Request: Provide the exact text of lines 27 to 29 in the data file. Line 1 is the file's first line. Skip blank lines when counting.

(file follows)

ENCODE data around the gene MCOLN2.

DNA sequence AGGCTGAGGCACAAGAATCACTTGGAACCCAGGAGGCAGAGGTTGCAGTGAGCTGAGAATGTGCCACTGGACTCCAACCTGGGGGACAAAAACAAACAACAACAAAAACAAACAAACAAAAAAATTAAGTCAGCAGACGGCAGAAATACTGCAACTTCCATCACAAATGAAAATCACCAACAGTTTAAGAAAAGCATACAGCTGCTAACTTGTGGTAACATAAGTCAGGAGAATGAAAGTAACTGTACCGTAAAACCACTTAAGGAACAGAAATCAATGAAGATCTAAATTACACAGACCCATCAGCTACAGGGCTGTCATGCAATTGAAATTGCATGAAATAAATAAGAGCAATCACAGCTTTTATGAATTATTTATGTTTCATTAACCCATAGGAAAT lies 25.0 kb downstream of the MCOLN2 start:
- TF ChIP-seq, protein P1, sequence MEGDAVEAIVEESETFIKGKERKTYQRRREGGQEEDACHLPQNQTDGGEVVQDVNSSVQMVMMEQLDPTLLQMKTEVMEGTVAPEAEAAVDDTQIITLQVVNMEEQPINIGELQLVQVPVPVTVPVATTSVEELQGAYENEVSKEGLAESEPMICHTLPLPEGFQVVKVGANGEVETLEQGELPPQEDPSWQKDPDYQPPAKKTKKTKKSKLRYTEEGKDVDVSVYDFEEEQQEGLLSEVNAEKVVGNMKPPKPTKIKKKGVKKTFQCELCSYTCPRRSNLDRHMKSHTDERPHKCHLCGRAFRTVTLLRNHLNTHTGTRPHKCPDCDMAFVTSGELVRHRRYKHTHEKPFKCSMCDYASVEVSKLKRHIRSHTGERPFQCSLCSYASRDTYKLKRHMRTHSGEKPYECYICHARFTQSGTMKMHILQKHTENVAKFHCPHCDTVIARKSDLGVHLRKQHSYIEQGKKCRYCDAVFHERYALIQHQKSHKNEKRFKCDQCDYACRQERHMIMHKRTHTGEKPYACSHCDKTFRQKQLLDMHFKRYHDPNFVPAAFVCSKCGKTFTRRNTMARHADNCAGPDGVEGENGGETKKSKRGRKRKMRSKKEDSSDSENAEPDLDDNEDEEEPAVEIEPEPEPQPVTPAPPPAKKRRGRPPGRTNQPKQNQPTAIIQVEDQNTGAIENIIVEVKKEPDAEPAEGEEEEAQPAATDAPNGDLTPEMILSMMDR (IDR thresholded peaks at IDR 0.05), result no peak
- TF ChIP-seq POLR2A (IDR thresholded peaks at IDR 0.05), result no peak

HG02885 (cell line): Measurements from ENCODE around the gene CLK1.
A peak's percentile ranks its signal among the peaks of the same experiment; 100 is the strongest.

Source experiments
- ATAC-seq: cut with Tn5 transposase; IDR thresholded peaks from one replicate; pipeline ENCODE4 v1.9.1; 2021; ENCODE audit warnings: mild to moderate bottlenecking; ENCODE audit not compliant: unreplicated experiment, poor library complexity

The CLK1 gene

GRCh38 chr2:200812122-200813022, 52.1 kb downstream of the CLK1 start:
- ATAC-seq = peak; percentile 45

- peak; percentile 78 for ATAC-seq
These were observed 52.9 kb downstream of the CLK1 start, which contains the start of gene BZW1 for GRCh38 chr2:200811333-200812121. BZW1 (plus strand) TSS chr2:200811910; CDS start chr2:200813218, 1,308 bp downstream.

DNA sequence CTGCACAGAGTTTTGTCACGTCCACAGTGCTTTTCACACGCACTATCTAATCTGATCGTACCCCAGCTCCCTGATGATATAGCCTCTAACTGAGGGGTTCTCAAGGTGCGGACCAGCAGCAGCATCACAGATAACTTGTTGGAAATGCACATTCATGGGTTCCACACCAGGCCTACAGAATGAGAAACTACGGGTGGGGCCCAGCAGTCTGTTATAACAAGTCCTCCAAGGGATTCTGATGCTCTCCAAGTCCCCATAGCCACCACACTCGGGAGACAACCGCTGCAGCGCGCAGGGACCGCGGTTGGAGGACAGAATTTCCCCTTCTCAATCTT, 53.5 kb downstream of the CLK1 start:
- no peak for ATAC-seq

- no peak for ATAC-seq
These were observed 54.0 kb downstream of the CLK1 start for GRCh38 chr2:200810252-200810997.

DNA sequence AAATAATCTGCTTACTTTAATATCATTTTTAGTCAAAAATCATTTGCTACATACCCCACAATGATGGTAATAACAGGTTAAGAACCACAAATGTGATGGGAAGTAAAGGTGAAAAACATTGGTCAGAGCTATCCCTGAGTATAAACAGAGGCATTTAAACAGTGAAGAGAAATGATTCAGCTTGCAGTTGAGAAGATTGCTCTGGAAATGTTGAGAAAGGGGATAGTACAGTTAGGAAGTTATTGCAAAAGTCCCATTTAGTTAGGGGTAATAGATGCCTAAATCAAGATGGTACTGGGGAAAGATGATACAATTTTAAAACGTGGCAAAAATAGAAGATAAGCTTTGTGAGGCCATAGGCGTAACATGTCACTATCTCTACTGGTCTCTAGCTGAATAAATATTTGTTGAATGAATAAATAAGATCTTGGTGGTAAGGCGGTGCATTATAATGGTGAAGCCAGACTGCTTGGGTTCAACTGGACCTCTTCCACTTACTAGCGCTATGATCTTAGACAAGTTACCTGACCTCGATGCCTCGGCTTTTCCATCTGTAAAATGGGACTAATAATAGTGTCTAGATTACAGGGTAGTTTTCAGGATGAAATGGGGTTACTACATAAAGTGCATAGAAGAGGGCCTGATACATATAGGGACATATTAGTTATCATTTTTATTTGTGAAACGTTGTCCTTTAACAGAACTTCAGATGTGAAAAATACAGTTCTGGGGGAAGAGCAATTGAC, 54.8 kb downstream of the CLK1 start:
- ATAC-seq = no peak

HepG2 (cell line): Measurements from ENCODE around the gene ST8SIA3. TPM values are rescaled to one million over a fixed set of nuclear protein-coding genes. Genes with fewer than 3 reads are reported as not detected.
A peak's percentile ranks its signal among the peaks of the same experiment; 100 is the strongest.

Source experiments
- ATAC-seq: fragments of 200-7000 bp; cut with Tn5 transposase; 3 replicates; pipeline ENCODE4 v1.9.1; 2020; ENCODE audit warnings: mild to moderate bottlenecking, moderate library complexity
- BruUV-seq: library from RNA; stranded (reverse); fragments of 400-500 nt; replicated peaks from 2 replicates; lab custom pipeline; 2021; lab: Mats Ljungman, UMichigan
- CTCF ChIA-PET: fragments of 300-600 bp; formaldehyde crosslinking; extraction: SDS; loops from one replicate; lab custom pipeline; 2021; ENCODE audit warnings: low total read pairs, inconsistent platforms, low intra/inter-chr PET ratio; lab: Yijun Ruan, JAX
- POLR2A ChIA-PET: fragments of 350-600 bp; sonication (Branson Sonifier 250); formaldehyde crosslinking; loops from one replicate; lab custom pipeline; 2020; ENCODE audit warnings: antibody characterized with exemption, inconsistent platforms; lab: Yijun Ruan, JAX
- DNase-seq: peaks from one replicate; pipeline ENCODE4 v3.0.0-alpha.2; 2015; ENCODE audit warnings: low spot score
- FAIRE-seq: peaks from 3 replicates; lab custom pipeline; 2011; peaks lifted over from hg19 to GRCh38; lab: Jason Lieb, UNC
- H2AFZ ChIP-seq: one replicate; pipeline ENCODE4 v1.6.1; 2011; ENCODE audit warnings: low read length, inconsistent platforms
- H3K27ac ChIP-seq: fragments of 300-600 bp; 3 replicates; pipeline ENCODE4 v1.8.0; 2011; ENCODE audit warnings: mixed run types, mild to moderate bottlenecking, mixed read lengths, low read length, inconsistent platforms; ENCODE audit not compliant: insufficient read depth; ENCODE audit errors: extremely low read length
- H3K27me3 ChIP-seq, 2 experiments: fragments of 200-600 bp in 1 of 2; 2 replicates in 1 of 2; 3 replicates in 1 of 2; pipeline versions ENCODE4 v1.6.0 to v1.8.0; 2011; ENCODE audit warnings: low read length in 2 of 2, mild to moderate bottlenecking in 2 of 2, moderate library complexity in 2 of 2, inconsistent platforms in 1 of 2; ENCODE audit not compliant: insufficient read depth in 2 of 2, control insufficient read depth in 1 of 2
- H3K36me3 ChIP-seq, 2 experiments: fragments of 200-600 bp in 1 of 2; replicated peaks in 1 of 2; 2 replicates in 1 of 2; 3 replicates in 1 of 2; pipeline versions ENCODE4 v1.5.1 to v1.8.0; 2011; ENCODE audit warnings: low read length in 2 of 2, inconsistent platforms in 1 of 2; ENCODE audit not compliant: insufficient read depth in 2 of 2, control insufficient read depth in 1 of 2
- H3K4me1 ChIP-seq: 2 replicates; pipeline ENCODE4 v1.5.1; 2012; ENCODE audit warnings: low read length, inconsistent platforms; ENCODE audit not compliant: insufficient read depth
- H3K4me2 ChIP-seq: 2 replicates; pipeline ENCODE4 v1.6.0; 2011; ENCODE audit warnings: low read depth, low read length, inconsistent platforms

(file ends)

- DNase-seq: peaks from one replicate; pipeline ENCODE4 v3.0.0-alpha.2; 2015; ENCODE audit warnings: low spot score
- FAIRE-seq: peaks from 3 replicates; lab custom pipeline; 2011; peaks lifted over from hg19 to GRCh38; lab: Jason Lieb, UNC
- H2AFZ ChIP-seq: one replicate; pipeline ENCODE4 v1.6.1; 2011; ENCODE audit warnings: low read length, inconsistent platforms